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Location: Aloha
 
Join Date: Aug 2006
Posts: 70
Mein Auto: 2001 LS430 Ultra Luxury
Quote:
Originally Posted by shiv@vishnu View Post
Those who have been following our progress over the last couple of weeks probably know where we last left off. The last we left off, we control over spark timing, boost control, and some marginal control over fuel. As of last night, we got FULL control over fuel. So, as it stands, we have control over everything we ever wanted to get in control of

For those who are haven't been following our progress, here's a little synopsis along with a bunch of dyno graphs.

Two weeks ago, we purchased and drove home in our brand new 335i Coupe (space grey, red interior, 6sp manual). After 75 miles of break in (lol), we brought it to Modacar in Livermore, CA. Although we have a fancy AWD Dyno Dynamics dyno, most people are more familiar with Dynojet readings than anything else. However, Modacar's dyno does read lower than other Dynojets. Running our normal 91oct gas (the best we get in CA unfortunately), our car put down a repeatable 276-277whp and 287-288lb-ft of torque. On other dynojets, the car would probably have put down around 285whp and 295lb-ft of torque (as measured by Automobile magazine, for instance). But since this is the dyno we are using, we're going to stick with these numbers. Just as long as we don't move around from dyno to dyno, all this numbers are perfectly valid and useful for comparing against one and another. Also, all runs were done in 4th and taken right up to fuel cut (~7000rpm)

Stock Run:


After baselining the car, we started our tuning process. We opted to use a slightly modified version of our Xede computer. It is similar to the unit we use for Evos except that it need to read a different crank trigger (60-2 vs 4 teeth) and a T-MAP sensor (0-5 analog voltage vs. Freq wave in Hz). There were also some other sensor differences but we could adjust for that in the Xede software. The first thing we got in control of was ignition timing. We experimented with a lot of different approaches. We found that we could add in timing during cruise to improve fuel economy as well as reduce oil temps. Partial throttle torque was also improved. The next thing we got in control of was calculated load. This had an effect on the boost curve and some secondary effects on fueling. Not nearly enough control as we were looking to eventually get but good enough for an initial stab at tuning. And the results were reasonably good given our inability to control fuel properly.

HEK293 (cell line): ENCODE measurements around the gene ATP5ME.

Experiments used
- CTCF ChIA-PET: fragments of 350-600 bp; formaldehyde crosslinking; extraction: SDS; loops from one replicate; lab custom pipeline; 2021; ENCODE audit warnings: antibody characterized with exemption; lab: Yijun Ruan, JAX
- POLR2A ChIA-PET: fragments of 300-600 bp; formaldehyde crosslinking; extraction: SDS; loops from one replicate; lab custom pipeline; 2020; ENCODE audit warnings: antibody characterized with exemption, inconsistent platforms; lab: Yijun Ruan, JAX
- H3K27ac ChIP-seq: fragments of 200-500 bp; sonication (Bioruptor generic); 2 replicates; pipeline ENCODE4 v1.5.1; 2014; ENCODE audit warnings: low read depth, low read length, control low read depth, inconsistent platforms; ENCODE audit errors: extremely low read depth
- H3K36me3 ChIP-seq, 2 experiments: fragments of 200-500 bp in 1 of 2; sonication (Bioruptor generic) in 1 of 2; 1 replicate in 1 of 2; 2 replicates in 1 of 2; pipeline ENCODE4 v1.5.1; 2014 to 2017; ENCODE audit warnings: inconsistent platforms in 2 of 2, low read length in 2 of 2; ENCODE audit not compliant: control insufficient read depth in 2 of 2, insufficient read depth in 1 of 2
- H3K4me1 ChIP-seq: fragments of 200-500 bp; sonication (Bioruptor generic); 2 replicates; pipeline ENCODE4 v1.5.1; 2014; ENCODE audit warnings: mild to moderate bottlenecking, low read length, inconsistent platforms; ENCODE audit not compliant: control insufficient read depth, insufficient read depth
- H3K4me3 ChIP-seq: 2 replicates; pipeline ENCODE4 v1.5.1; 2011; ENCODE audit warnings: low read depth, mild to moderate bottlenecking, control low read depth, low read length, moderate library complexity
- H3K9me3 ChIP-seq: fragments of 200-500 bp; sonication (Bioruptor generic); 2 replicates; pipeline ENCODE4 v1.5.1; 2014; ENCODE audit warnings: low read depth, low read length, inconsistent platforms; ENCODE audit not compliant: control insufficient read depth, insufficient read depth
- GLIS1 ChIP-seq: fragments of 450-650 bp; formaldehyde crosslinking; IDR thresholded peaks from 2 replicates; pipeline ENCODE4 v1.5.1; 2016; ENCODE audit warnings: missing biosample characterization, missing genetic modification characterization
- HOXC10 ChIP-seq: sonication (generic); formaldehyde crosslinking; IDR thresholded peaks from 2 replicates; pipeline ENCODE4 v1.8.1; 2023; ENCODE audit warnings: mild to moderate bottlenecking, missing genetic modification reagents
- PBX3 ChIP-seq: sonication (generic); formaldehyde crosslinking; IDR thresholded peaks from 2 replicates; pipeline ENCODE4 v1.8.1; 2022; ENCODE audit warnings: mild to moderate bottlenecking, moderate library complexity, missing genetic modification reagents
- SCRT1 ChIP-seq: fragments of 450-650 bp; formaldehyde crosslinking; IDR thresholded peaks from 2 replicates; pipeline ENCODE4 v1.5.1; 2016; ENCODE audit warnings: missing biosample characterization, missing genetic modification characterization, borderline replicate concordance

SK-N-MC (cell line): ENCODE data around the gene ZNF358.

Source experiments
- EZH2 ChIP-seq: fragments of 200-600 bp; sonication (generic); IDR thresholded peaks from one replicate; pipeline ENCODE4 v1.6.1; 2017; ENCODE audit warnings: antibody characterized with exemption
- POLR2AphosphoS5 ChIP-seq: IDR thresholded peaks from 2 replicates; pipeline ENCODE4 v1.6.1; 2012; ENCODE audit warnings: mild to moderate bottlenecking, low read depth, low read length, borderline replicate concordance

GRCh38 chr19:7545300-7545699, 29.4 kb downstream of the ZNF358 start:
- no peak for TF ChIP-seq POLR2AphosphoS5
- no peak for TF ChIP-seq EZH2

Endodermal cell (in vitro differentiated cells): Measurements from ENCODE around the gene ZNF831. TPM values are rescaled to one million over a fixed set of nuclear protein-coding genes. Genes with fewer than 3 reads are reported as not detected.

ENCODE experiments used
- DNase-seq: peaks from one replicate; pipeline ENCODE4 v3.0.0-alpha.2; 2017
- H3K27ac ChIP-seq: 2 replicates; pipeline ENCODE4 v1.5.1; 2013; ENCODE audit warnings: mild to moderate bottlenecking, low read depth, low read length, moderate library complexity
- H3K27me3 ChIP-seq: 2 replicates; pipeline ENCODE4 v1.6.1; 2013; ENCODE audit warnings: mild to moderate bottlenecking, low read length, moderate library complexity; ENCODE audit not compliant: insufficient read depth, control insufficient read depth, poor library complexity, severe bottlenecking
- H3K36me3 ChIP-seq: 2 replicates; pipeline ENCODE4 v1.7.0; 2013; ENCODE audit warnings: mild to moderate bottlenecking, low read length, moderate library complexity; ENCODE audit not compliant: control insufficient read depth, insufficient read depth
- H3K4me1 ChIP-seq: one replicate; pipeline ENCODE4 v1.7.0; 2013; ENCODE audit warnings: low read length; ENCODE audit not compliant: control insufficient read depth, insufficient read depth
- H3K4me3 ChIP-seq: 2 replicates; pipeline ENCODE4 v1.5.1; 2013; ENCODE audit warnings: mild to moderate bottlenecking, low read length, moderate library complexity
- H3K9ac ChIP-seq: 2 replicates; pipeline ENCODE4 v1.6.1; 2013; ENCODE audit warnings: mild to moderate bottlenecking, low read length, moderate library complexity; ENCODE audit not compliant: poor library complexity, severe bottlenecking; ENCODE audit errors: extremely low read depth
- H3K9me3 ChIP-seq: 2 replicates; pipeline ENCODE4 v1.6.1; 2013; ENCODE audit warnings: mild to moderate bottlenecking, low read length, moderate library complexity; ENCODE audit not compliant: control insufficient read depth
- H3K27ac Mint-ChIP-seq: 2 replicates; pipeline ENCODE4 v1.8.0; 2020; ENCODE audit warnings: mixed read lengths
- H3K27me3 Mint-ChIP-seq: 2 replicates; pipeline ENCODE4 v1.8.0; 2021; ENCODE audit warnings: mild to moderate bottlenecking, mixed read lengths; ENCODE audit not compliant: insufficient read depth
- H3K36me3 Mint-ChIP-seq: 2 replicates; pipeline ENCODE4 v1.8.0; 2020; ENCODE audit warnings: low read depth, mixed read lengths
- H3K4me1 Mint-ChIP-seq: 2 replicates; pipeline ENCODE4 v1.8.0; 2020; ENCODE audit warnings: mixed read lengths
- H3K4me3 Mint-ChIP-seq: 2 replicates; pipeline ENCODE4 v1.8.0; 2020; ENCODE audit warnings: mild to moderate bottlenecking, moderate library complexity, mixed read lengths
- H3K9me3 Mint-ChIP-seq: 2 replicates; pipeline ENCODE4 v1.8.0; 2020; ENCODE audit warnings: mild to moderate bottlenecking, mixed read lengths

Results (stock vs. 1st attempt):


So what is exactly wrong with the fuel curve? Check out this Air/Fuel chart:


First of all, feel free to ignore the first 1000rpm of the AFR trace. Tailpipe sniffing widebands suffer from a time delay especially at low engine speeds when exhaust velocity/volume is too low for them to get an accurate reading of what is happening at that exact time. But even looking above 3000rpm, we saw AFRs as lean as 15.5:1. And this under full boost! Lean to say the least. At higher engine speeds, AFR worked its way back into the nice and rich side of things. But the AFR in the midrange was odd. Odd enough to make me look for air pumps which would explain the lean readings. I didn't find any. Obviously BMW tuned this car this way for a reason. Probably for fuel economy and certainly for emissions. Does it compromise power and safety? We won't know for sure until we try something else, no? More on that later on. In our first tuning attempt, we made very very little change to AFR. If anything, our tuning resulting in it being slightly richer at high rpm ("tuned" is the green line, stock is the blue line). But with AFR so lean in the midrange, we really wanted to get full control over fueling ASAP. But at this stage, all most of our gains came from tweaking the timing curve, bumping up boost by ~1psi and eliminating much of the high rpm boost taper. And the results were ok. With this half assed toon...er tune, we picked up over 32whp at peak and a whopping 70whp at 7000rpm.

That was last week. This week, we made some really good progress. Not only did we get full control over boost but we also got every last bit of control of fueling. Yay! This means that we can try all sorts of fuel/timing/boost combinations to see which ones work the best (makes good power with good repeatability, low temps and sufficient knock resistance.) Another thing we did was made a cat-back exhaust system for it. Nothing fancy. Just a one-off prototype that we pieced together with 2.5" crushed bent piping and standard magnaflow mufflers. It replaces the exhaust just after the downpipes. The two factory cats in the downpipe are still in place. But the secondary cats, along with a bunch of bendy exhaust tubing, was all replaced. If we can make good power with this quickie exhaust, we should do really well with a production version offering larger volume mufflers, mandrel bends, etc,. In a way, I wish I had waited to put on the exhaust later and just re-dynoed the car with just our new-found fuel and boost control. But I didn't. So shoot me. We could always stick the stock exhaust back on next week and dyno it again. But hey, I was impatient for a fast car that actually sounded fast